When I wanted to learn how to make sushi, I took a class at Cooks. Curious about Venice, I signed up for a Compleat Scholar course at the University of Minnesota. If I ever decide to try Bharatanatyam dancing, I’ll go to Ragamala.
We live where classes are available on almost anything, including jazz.
Beginning in September, two esteemed jazz educators, performers and composers will offer their takes on that topic. No tests, no grades, just the joy of learning.
‘Conversations about Music and Jazz’
At the University of St. Thomas’s Center for Senior Citizens’ Education, Joan Griffith will interview Twin Cities’ jazz stars about their lives, careers and music in her series “Conversations about Music and Jazz.”
She’ll begin with a brief history of jazz and American popular music, give an overview of the local music scene, then bring in the artists, one each week: pianist Laura Caviani, vocalist Connie Evingson, saxophonist Dave Karr, guitarist and “A Prairie Home Companion” regular Pat Donahue, troubador Ann Reed, and actor and singer T. Mychael Rambo.
“This will be an opportunity for the audience to see these people up close,” Griffith says. “We’ll open it up for questions, too.”
The final session will be a concert featuring Griffith and friends.
Griffith is modeling her course on Marian McPartland’s “Piano Jazz,” the Peabody Award-winning public radio program. Like McPartland, Griffith will perform with her guests. She plays guitar, bass, and mandolin.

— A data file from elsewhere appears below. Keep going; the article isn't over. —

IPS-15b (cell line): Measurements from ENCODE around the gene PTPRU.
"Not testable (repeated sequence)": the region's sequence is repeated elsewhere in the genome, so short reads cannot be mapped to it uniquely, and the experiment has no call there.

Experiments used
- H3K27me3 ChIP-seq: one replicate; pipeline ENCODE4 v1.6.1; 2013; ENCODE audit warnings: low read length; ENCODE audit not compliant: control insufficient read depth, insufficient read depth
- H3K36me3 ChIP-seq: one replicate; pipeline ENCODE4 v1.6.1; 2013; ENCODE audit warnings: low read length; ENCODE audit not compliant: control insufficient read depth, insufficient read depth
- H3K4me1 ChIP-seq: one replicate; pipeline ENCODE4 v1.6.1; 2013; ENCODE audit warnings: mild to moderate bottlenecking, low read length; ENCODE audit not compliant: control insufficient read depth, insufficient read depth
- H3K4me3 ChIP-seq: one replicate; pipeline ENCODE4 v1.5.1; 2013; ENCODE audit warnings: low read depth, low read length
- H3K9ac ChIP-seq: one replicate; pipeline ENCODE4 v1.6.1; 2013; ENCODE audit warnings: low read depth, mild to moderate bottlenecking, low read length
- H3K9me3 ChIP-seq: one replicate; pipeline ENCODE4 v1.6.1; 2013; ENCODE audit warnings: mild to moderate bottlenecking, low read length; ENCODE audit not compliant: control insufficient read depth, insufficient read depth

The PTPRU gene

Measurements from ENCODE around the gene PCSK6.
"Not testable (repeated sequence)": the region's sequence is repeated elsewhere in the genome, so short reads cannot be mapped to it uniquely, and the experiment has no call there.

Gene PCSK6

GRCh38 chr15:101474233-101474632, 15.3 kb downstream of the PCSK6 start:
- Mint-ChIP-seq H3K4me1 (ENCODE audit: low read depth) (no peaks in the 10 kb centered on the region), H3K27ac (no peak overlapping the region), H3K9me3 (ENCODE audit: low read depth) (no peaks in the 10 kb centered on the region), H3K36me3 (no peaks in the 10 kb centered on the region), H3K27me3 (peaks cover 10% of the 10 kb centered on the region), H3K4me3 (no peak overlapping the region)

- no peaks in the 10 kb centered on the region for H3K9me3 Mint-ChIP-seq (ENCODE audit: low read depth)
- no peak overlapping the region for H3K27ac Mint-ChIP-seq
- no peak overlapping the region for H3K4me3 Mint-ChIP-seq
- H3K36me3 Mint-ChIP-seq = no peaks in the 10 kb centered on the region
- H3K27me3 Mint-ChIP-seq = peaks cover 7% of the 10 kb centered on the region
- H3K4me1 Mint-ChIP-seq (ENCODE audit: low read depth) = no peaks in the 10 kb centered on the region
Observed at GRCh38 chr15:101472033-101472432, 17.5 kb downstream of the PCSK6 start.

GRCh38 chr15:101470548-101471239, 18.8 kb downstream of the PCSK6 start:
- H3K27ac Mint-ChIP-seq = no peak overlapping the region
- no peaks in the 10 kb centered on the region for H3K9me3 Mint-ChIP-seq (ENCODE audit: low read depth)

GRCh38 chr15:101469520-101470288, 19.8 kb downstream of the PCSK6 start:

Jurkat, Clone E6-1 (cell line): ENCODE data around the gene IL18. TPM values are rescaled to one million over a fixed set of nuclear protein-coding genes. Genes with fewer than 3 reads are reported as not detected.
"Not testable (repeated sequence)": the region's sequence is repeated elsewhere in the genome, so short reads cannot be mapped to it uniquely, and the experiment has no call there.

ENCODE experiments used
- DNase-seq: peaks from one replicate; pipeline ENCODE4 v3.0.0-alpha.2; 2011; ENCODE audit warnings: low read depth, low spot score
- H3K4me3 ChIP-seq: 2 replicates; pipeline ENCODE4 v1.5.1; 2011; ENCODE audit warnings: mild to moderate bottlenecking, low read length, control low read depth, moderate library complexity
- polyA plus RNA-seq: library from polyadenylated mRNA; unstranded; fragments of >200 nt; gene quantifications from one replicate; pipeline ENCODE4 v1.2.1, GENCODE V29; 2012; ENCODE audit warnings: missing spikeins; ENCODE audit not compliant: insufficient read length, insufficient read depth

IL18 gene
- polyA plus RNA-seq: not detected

What can people expect to take away from the class?
“I want them to have a richer understanding of the people they have seen play over the years, and a greater appreciation of what it takes to get out there and keep a career going,” Griffith says. “It’s one thing to go to the clubs, but the stories — who their influences are, how they got started, best and worst gigs — those are interesting.”
Anyone can sign up — anyone 55 or older, that is. Some boomers in their mid-50s aren’t ready to be labeled senior citizens and St. Thomas could be savvier about the language they use. I suggested as much in an email last year to program director Sister Marie Herbert Seiter and got my knuckles rapped in response. But it’s a worthy program, and Griffith’s class is a fine way to spend a morning. Expect to be informed and entertained.
Class facts: Eight two-hour sessions, Wednesday mornings, 9:30-11:30 a.m., Sept. 10-Oct. 29. University of St. Thomas, St. Paul campus, O’Shaughnessy Educational Center auditorium. Registration fee: $60. Center for Senior Citizens’ Education, 651-962-5188.
Jazz 101 and 201
Across the river, at the shiny new MacPhail Center for Music in Minneapolis, trumpeter and MacPhail jazz coordinator Kelly Rossum will offer back-to-back classes on Tuesday evenings.
Jazz 101 (“What is jazz?”) is a general introduction to the music. Jazz 201 looks at current trends in jazz.
“These classes are the ones every jazz instructor wants to offer but nobody ever takes,” Rossum says. “But the Minneapolis environment is one where people want to know about jazz and want to like it. … It’s kind of a perfect storm right now for jazz. The Minnesota Orchestra is getting more involved with jazz, MacPhail is now one of the top arts institutions in the city, and our jazz program is snowballing.”
Rossum taught Jazz 101 for the first time last year, followed by a Jazz Book Club class. I took both and enjoyed them immensely. Each included lively discussion, lots of music, listening tips, analysis and ample opportunities to go deeper with an articulate, gifted teacher who is also a working musician. For a jazz fan, that’s golden.